Mimi Tumminello, aka Mimma, makes arancini at Little Sicily Trattoria. The Cape Coral restaurant moved south to Cape Coral Parkway last summer. / The News-Press file photo
LITTLE SICILY TRATTORIA
1211 Cape Coral Parkway E., Cape Coral
• Price: $$-$$$
• Hours: 11 a.m.-9 p.m. Monday to Saturday, closed Sunday
• Call: 945-7285
• Noise level: Low to moderate
• Etc.: Bring your own beer and wine, no corkage fees; takeout and catering; call-ahead seating; recommended desserts include tiramisu, cannoli and fig cookies.
SAMPLE OF THE MENU
• Arancini, $4
• Mediterranean beach bread, $7
• Eggplant rollatini, $5
• Pizza by the slice, $2
• Spaghetti and meatballs, $13
• Penne alla vodka, $13
• Chicken Marsala, $16
• Veal Parmigiana, $16
Linger long enough at Little Sicily Trattoria and you may catch Mimma, as she is known, exiting the kitchen in her powder-blue duster, purse slung over one shoulder.
After 12 hours spent stuffing her manicotti, simmering her red sauce and rolling her tagliatelle into soft ribbons, the sun has set, the dining room has thinned and it’s time for Mimma to rest.
She’ll be back again tomorrow to do it all again.
Legally known as Mimi Tumminello, the 76-year-old Mimma is just one of the Tumminellos hard at work at Little Sicily. Her son Vinny owns the place. He’s the guy behind the counter tossing pizza dough for thin-crusted pies to be topped with soppressata and good mozzarella. Her little sister Marie Consigliati is the 74-year-old who helps make pastas in the afternoons.
For six years the Tumminellos have treated Little Sicily’s loyal regulars to tastes of their home. Last summer they moved from a tiny space on Pine Island Road to an equally tiny space on Cape Coral Parkway. Tables remain simple, alcohol remains BYOB, and Mimma’s dishes remain as homey and heartfelt as ever.
Take the arancini, perfect balls of risotto stuffed with lumps of sausage and cheese, then rolled in bread crumbs and fried till crisp. Your pulse quickens as your fork cracks the outer crust, slipping through to the creamy interior. The first bite leaves heaving sighs and guttural moans in its wake.
Calamari are served in fat, tender rings dusted in a smidge of seasoned cornmeal. There is marinara, you notice, but for once in your calamari-eating life you don’t really need it.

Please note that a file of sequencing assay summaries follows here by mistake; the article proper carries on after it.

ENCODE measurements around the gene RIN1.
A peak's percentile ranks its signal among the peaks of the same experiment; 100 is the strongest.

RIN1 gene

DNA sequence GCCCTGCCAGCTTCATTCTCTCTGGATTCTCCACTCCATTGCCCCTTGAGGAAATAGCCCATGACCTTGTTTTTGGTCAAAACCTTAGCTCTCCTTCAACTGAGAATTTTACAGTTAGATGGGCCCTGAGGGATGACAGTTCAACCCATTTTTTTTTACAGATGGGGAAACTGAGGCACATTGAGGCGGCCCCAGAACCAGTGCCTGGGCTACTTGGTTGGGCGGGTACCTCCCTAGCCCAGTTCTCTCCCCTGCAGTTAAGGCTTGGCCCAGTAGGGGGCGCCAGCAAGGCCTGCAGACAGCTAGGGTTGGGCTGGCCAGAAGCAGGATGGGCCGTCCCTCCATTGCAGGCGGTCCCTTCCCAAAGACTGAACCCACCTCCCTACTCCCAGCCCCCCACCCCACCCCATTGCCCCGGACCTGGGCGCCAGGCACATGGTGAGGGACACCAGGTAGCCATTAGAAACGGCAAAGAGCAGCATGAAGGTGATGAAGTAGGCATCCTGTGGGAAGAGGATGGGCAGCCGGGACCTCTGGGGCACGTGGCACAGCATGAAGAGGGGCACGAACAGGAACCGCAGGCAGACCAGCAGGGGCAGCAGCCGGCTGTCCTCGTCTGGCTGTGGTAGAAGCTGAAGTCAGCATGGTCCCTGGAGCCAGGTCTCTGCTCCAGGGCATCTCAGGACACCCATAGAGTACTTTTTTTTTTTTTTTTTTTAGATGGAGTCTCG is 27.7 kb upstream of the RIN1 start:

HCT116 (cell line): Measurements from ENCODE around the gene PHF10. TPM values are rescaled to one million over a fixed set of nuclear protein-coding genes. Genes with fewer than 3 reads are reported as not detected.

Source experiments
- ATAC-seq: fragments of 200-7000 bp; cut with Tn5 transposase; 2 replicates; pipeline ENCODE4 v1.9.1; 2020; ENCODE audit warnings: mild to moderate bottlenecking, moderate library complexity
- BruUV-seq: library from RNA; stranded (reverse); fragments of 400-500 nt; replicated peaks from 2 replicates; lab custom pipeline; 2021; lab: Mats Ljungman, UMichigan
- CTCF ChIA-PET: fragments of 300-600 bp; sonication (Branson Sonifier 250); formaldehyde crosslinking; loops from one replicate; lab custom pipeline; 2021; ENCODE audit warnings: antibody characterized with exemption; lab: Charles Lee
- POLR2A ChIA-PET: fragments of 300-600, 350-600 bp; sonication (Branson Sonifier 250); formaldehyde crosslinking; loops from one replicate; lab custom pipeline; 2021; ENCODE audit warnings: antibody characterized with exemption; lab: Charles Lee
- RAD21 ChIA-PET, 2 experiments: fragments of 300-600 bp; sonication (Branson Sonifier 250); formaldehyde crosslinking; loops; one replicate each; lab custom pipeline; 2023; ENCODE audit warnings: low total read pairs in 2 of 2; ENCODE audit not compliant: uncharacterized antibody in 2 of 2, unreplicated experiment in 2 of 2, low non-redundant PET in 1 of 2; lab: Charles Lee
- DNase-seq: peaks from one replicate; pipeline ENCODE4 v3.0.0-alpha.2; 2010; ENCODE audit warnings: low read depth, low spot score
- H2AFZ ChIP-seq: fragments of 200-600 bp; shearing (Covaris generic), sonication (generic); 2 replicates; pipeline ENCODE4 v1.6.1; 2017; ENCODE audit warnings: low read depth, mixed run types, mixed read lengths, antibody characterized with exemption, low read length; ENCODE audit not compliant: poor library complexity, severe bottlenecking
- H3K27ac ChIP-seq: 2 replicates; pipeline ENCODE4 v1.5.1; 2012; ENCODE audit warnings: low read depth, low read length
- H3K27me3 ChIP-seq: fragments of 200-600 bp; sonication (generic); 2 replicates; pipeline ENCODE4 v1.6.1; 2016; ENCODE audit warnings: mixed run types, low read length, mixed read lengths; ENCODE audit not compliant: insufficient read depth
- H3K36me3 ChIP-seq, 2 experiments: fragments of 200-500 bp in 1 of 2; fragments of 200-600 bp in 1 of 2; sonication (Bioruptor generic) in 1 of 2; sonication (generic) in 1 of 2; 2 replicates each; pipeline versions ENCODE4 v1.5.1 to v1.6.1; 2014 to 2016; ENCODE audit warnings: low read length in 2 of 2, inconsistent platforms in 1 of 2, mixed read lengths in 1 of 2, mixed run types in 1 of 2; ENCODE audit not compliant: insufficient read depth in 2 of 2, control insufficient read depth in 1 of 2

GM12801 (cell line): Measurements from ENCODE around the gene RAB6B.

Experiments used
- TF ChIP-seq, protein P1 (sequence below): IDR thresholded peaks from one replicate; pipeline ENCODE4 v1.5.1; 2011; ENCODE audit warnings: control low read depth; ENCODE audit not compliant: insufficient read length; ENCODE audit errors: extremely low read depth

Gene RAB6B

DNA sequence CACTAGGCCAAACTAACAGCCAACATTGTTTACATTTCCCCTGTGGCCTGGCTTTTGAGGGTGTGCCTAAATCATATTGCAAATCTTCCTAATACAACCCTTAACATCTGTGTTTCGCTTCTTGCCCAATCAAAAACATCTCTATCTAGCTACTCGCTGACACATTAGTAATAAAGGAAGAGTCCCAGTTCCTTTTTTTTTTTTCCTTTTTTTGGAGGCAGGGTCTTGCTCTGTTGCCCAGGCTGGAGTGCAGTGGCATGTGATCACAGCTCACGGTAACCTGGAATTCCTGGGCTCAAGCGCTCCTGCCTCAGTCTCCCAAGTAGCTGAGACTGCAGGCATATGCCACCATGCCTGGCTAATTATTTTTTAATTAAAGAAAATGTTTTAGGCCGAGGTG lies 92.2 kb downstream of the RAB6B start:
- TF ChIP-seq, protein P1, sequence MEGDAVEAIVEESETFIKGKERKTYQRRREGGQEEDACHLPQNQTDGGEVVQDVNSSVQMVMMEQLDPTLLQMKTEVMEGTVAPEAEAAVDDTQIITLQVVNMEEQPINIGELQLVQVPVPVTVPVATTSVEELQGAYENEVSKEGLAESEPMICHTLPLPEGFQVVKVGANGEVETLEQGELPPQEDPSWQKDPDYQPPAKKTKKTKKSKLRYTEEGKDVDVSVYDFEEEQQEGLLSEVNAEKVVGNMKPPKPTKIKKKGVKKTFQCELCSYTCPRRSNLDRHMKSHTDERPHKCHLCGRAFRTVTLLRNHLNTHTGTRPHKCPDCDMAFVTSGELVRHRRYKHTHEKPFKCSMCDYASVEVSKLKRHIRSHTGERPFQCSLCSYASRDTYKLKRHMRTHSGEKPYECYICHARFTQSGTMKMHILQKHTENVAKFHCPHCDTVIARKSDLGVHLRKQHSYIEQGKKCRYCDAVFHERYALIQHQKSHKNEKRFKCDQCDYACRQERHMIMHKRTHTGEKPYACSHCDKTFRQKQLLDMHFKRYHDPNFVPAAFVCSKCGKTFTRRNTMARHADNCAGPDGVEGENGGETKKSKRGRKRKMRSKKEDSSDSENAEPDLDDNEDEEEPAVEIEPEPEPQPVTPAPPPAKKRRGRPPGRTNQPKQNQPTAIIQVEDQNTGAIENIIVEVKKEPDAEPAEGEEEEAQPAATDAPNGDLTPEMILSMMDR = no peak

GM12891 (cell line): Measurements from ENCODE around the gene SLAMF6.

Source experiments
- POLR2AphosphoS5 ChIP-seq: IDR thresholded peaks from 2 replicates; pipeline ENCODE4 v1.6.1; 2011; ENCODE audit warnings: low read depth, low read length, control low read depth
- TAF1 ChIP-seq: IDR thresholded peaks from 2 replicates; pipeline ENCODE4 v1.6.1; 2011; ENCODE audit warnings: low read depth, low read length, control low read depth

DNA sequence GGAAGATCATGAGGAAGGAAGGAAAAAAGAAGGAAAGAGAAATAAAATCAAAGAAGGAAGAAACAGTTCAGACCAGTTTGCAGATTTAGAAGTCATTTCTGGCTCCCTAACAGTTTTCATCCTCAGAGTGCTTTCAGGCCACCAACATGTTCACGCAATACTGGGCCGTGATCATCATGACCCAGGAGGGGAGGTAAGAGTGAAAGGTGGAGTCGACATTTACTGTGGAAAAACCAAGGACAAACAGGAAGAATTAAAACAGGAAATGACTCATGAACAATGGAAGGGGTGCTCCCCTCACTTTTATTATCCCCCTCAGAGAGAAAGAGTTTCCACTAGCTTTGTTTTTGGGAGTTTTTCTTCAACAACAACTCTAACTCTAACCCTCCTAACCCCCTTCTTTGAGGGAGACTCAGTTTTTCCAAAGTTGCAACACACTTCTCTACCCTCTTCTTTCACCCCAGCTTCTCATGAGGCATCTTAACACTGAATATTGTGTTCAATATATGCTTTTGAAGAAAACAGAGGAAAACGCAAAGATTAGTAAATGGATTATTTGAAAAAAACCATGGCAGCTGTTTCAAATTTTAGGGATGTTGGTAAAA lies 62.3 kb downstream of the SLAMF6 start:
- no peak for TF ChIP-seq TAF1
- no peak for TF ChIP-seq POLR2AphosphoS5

As delicious as they are, Little Sicily’s plates tend to come with apologies; “Sorry for the wait” being a common refrain. Servers here are family too (or close to it), so they’re quick to warn you when Uncle Vinny is backed up in the kitchen, or when Mimma’s daily allotment of tagliatelle or stuffed mushroom caps has been exhausted.
But after a few luscious bites of one of the best vodka sauces you’ve ever tasted, those waits are forgotten.
Gnocchi have a springy chew under a velvety blanket of long-simmered Bolognese. Lasagna is spread with richly whipped ricotta the texture of cake frosting. There are tortellini tossed with shrimp and artichoke hearts, and spaghetti with meatballs that taste of decades of experience.
Sit down after 7:30 p.m. and there’s a good chance at least one of the dessert specials will be crossed off the board. Pray it’s not the tiramisu. At Little Sicily this sweet classic comes layered in a tumbler glass, each airy bite tasting of booze-soaked lady fingers and thickly whipped mascarpone.
As you savor another spoonful, you hear the shuffle of Mimma’s footsteps. The dining room is almost empty, as is the bottle of pinot noir you brought. Mimma wishes you a good night. Your mouth is full so you nod as appreciatively as possible and hope that, six years from now, this remarkable family is still around.
Jean Le Boeuf is the nom de plume of a local food lover who dines at The News-Press’ expense. Contact firstname.lastname@example.org; facebook.com/JeanLeBoeufSWFL or @jeanleboeuf (Twitter).